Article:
A final challenge in discovering requirements is that your customers may not do a great job of telling them to you. We sometimes describe requirements as falling into one of three categories:
The conscious requirements are those your customer is aware of; correspondingly, they’re the easiest to gather because the customer shares them.
In contrast, unconscious requirements are those that are so deeply ingrained in the way the customer thinks and works that it doesn’t even occur to them that someone not involved in their work would not see it. A common example is units of measurement - a nurse or doctor thinks in terms of cc’s (cubic centimeters) as the default unit of volume whereas most of us might use tablespoons, cups, or fluid ounces.
This is why it is important for requirements gatherers to spend significant time with customers, ideally following them through their daily work processes - to see with ‘outside eyes’ the process they engage in. This is very similar to observation methods used in the field of anthropology - a few elective courses in that field will make you a far better requirements gatherer.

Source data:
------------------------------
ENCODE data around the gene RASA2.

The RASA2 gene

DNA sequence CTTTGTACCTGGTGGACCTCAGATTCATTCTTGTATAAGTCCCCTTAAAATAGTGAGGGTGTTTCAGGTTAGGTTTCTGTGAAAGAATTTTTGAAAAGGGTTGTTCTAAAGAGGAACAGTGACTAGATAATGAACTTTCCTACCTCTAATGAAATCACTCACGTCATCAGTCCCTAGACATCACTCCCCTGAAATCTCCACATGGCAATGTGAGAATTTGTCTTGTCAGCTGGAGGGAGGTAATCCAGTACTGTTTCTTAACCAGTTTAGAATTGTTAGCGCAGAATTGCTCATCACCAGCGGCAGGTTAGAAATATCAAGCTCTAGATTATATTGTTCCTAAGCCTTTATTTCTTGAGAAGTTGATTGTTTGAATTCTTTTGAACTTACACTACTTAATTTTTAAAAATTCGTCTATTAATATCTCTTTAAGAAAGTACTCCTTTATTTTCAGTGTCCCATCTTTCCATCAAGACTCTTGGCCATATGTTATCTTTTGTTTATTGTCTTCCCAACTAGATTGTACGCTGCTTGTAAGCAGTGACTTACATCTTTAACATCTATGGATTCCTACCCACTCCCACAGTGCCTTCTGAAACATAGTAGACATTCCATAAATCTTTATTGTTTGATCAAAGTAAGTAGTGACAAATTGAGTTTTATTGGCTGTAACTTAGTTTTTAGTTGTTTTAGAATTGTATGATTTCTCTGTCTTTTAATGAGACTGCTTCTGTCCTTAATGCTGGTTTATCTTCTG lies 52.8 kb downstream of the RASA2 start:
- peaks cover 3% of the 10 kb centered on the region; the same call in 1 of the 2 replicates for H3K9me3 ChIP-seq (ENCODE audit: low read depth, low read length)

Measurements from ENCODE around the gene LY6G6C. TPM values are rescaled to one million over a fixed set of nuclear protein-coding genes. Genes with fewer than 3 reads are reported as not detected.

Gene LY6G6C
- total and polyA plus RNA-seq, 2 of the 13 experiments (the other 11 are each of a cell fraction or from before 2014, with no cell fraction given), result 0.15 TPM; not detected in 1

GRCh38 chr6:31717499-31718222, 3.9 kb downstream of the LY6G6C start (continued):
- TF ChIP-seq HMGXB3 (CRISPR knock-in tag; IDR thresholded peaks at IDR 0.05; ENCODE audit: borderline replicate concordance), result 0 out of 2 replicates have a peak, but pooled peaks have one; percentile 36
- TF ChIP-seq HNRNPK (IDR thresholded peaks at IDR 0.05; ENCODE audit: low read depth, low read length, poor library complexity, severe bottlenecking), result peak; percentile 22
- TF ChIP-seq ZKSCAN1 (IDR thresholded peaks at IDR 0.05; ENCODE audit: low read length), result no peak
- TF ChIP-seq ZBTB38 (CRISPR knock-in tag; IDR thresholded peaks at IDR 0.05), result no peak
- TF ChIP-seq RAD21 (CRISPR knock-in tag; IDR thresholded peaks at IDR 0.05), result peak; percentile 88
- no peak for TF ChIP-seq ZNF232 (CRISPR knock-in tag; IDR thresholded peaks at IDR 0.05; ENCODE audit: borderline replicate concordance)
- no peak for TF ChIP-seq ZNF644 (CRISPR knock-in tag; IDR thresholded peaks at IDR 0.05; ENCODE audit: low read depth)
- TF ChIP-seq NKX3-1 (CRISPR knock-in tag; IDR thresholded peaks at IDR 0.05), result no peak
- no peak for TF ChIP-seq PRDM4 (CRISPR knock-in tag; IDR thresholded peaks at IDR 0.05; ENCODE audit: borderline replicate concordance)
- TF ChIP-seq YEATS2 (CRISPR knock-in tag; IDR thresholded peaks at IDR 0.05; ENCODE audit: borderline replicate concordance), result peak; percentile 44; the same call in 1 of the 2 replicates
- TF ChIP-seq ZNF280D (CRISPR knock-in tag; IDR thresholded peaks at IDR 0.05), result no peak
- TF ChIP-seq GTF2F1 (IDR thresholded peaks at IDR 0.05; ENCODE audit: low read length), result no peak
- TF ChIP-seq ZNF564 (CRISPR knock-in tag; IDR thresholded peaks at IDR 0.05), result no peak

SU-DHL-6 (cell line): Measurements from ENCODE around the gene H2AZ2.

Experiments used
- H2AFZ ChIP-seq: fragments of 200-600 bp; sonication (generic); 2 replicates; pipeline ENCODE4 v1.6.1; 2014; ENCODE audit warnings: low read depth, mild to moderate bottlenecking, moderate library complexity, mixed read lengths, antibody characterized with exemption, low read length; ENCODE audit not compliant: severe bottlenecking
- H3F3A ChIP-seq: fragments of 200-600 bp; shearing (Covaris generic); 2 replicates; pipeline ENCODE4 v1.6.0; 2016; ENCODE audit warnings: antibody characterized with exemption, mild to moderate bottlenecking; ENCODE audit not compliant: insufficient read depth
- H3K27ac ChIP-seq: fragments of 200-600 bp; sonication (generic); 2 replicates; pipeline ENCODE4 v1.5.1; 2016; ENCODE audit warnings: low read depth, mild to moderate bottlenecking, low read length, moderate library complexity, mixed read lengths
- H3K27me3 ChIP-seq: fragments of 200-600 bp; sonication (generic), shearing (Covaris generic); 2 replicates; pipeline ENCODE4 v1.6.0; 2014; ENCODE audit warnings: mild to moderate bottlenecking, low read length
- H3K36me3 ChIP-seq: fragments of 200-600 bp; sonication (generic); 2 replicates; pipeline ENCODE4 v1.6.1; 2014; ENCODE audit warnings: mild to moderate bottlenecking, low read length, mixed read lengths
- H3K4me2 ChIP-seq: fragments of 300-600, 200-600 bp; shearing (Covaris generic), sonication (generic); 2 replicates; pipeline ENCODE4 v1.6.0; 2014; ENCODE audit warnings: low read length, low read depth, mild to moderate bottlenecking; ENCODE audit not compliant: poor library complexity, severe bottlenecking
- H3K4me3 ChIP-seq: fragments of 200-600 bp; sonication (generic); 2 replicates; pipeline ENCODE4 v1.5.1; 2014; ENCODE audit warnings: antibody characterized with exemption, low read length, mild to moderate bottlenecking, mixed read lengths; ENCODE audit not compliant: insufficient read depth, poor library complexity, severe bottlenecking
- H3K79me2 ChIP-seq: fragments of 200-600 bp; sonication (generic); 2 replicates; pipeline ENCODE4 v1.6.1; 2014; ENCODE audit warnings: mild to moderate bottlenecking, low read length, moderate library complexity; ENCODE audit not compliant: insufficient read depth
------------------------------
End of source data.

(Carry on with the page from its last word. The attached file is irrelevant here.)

Finally, undreamed requirements are those that the user hasn’t even imagined. Most often, this category consists of things we could do because we are writing software and the technologies we can integrate into it, of which the typical user is unaware.
For example, one of the more common software development tasks is to take a process that used paper forms and translate it into software. Must customers will describe their needs as a one-to-one translation of the paper process into a digital one. But there usually are lots of opportunities for making the process more efficient by linking data in ways that isn’t possible for a paper process… sharing these opportunities is a great way to ensure you are making software that improves the lives of your customers!